People make judgements because deep down they are afraid to rustle up their own life. Sometimes it just takes one person [ie Sampson] to make that great and scary leap into a different life direction, and then others will follow, because they realize that maybe a choice that somebody else made was exactly what they needed, or it inspired them to follow their own dream.

“My friends think it’s cool, a few of them have even taken my lead and started living like this too. I’m glad I had an influence on other people taking initiative of their lives and living outside the regular life”. Sampson said.

Many of Sampson’s friends are in, or he met, in Breckenridge.

“I actually feel most at home in Breckenridge, CO” Sampson told me. “I lived there for so long and made so many great friends. Every time I go back it’s like I never left. In the end I’m sure I’ll end up there again one day. I still miss everyone there and all the great memories I made there. It will forever have a special place in my heart”.

Although he says he will probably end up there again one day, for now he has other places on the list. Sampson doesn’t usually stay in one place for more than a month at a time, but he plans to spend the winter in Jackson.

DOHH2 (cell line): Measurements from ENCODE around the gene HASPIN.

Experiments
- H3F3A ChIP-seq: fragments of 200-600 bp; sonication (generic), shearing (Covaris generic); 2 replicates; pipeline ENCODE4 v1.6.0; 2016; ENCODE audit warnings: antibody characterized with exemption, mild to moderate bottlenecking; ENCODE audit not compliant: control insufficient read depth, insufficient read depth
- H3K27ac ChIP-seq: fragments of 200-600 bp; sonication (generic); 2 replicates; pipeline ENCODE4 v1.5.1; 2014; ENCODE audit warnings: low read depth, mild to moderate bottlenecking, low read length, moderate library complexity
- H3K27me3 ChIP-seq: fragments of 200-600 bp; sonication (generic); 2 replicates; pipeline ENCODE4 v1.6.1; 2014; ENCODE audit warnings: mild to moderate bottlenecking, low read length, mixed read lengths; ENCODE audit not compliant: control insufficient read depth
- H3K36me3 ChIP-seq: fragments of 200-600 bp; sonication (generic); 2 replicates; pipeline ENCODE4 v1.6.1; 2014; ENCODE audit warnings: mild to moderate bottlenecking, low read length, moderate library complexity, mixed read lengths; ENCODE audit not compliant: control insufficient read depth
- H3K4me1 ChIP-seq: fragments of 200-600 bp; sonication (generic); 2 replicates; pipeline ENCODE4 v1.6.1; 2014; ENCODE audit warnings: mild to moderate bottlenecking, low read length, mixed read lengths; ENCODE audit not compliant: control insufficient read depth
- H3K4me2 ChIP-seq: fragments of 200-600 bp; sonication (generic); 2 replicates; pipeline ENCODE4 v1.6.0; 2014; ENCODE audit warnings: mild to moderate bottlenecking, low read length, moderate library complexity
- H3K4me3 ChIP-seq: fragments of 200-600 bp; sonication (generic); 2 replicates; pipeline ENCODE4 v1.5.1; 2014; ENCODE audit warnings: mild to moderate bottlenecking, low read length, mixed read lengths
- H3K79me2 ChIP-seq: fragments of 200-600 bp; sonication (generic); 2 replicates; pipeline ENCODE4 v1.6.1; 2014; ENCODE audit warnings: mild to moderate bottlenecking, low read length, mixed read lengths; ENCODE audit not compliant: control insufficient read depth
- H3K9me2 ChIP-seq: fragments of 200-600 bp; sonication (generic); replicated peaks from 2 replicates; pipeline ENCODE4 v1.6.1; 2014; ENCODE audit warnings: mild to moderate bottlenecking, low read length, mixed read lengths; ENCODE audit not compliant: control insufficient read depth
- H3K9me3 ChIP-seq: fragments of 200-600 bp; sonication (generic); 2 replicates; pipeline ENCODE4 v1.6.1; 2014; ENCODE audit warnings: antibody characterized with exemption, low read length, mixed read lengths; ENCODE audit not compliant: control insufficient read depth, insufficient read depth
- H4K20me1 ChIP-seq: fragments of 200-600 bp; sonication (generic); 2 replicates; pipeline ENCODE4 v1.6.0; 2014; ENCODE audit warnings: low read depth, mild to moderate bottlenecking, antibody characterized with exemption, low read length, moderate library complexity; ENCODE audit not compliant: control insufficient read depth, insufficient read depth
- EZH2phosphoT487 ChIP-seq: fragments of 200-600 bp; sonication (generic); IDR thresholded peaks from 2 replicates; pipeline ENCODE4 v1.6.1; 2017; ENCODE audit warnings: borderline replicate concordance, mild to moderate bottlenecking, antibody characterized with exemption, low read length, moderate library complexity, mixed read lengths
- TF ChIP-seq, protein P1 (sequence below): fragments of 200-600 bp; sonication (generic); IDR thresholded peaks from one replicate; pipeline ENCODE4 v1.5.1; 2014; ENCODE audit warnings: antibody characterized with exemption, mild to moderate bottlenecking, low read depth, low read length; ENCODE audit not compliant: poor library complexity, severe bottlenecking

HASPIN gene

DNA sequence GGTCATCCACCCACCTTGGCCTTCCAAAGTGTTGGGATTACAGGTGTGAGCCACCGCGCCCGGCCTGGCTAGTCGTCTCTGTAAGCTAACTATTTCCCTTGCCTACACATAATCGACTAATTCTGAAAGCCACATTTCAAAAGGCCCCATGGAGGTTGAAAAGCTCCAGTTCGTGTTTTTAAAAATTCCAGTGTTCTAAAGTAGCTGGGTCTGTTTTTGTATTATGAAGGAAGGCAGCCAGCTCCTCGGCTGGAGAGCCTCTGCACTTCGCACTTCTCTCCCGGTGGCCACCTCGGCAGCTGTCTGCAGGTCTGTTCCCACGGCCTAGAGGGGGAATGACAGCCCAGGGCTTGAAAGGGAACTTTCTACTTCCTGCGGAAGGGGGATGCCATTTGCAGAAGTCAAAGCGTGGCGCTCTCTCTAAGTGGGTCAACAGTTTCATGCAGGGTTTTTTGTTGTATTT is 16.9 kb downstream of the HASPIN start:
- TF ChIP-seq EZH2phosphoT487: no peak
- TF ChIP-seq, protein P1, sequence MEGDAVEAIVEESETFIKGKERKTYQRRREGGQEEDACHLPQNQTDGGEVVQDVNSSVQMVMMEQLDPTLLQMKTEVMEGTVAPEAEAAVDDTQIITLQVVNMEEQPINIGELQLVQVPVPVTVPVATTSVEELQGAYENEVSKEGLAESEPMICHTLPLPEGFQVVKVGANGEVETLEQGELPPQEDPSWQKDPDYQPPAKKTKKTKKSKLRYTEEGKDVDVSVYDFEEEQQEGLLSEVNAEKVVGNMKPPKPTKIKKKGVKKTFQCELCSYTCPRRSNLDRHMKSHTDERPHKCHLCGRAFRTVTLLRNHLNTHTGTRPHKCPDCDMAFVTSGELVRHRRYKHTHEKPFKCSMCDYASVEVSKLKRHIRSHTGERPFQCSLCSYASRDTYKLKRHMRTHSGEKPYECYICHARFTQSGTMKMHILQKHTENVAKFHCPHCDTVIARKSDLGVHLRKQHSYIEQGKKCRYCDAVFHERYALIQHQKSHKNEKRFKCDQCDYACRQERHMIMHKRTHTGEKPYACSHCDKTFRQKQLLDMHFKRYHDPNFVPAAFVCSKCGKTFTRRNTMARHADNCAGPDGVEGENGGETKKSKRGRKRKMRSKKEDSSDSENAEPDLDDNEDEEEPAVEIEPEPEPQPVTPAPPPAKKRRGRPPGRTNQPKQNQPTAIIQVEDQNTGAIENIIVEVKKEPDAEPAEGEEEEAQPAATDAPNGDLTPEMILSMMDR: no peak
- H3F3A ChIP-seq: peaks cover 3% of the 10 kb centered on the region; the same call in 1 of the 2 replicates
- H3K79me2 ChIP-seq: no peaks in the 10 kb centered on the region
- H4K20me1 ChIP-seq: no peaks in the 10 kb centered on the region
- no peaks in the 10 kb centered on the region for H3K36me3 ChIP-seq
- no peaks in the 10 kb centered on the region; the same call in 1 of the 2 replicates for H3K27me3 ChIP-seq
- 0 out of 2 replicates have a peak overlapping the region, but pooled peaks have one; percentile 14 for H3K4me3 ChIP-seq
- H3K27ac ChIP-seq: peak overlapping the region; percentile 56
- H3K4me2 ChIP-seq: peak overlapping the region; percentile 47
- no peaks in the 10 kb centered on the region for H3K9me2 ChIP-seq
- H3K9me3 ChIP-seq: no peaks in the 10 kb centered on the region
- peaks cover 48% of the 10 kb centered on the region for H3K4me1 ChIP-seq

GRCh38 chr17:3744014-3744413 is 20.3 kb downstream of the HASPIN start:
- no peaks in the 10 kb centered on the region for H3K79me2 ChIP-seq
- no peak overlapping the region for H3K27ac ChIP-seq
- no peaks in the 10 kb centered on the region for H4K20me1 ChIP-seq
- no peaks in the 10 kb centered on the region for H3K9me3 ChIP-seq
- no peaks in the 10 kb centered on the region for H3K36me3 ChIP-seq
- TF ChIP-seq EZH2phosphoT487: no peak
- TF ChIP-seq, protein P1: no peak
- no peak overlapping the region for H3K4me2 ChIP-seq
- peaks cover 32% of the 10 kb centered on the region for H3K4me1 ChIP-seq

“Thats not a bad thing” he said. “I really enjoy it here and I feel very comfortable”.

As for future endeavors, Sampson plans to head North.

“Whitefish Montana has been calling my name for a long time. And I think it’s finally time I go up there and see what it has to offer” he said.

But that is still fairly short term, so I asked him the dreaded question.

“Where do you see yourself in five years”?

“I have no idea. Hopefully still living my life however I want” he said. “Not being free would be the ultimate fear”.


“I wouldn’t mind finding a lady to spend this lifestyle with. I’ve always travelled alone. Mainly cause Im kind of an introvert, an asshole and I like to do things my way or not at all. Trust me I’d love to find a battle buddy, a partner in crime, maybe even a girl that likes me enough to stick around. Or maybe I’ll buy some land in the middle of nowhere in the mountains and start my mini homestead. That’s really the end goal”.

Okay ladies, catch him while you can…if you can.

Actually it might not be that tough to catch him, as he explained to me that walking is his most used form of transportation.

“The shoelace express. The shoebaru. The heel highway. Seriously I walk everywhere I can. I like to walk, it’s good for you, and it gives you plenty of time to look around at everything and time to think. I’ve solved more problems in my head just walking around than I ever could sitting at a desk brainstorming”.